Human pregnancy is characterized by a blunted pressor responsiveness to vasopressor substances. This was first reported by Dieckmann and Michel in 1937 in experiments in which they measured vascular reactivity to the pressor effects of a crude preparation of vasopresson. Recently, this has been reported to occur in response to epinephrine, norepinephrine (NE), and angiotensin II (All). Gant and associates reported that the increasing vascular sensitivity to infused All not only was characteristic of women who developed pregnancy-induced hypertension, but in fact preceded the development of pregnancy-induced hypertension. Although a variety of factors may mediate this blunted pressor responsiveness, the most likely candidate appears to be the localized production within endothelium and/or vascular smooth muscle of prostaglandins. Indeed, administration of indomethacin or aspirin results in an increased sensitivity to infused All in normotensive previously All-refractory women. Administration of the steroid hormone 5a-dihydroprogesterone reverses this apparent prostaglandin-mediated response. In addition, administration of the phosphodiesterase inhibitor, theophylline, results in a restoration of vascular refractoriness to infused All in women with pregnancy-induced hypertension or in women destined to develop pregnancy-induced hypertension. Although a variety of known and possibly unknown compounds might also effect the control of vascular reactivity during human pregnancy, the prostinoids appear to play a pivotal role in mediation of control of vascular reactivity during human pregnancy.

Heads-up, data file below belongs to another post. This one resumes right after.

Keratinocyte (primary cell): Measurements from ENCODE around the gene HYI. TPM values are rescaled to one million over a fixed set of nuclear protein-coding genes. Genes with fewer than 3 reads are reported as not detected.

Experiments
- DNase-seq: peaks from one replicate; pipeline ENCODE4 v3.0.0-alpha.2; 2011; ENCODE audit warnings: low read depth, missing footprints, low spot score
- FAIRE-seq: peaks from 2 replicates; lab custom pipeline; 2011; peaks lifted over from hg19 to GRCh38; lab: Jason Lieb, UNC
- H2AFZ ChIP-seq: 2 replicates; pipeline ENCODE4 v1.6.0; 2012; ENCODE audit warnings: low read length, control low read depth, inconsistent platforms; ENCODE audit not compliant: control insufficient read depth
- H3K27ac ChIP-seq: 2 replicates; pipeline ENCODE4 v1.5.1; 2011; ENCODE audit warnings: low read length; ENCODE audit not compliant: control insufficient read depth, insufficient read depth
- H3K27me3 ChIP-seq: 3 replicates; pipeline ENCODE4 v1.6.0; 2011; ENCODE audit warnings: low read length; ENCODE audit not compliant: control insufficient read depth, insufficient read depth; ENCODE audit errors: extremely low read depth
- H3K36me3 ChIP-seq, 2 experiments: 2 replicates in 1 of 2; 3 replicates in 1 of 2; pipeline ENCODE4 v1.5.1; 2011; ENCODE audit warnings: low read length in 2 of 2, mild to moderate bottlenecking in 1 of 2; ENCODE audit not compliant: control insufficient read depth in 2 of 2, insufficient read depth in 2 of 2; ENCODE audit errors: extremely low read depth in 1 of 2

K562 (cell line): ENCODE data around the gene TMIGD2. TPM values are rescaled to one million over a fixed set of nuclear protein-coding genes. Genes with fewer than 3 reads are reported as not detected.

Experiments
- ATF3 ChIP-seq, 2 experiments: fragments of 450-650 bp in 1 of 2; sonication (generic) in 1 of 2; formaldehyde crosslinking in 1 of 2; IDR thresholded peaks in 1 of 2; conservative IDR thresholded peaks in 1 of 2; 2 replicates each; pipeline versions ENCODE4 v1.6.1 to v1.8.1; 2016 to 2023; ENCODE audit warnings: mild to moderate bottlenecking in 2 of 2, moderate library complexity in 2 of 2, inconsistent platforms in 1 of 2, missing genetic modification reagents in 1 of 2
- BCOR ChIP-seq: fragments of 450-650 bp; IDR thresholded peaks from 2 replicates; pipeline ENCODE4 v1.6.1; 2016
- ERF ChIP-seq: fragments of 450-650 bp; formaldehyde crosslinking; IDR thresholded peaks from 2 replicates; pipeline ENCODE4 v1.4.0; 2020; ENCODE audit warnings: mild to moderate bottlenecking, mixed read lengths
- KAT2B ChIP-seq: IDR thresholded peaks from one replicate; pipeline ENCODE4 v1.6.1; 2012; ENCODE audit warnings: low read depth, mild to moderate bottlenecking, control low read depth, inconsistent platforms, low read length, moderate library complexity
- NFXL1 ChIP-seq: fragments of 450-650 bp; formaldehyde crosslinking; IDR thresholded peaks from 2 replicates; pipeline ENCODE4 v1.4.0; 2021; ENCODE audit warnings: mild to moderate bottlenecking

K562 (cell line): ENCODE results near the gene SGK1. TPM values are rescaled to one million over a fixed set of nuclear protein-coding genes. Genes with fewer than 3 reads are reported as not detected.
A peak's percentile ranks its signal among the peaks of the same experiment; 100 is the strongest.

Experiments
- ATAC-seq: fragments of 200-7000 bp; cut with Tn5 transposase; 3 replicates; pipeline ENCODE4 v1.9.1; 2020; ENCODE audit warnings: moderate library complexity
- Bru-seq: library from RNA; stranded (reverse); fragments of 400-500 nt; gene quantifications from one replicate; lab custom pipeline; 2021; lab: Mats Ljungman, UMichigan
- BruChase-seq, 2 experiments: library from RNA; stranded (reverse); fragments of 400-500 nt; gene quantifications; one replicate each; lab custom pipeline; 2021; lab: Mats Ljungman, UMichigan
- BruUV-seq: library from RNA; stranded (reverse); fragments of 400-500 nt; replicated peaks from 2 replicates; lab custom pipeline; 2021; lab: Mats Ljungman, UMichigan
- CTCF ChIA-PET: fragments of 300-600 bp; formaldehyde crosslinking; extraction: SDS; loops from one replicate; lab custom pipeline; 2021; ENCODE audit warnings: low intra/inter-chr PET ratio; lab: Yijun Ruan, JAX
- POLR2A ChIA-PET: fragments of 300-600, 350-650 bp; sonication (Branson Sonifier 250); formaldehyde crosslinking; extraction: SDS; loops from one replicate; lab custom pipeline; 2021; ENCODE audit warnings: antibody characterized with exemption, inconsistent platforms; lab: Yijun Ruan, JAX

- Pregnancy and prostaglandin vascular reactivity
- pregnancy and hypertension
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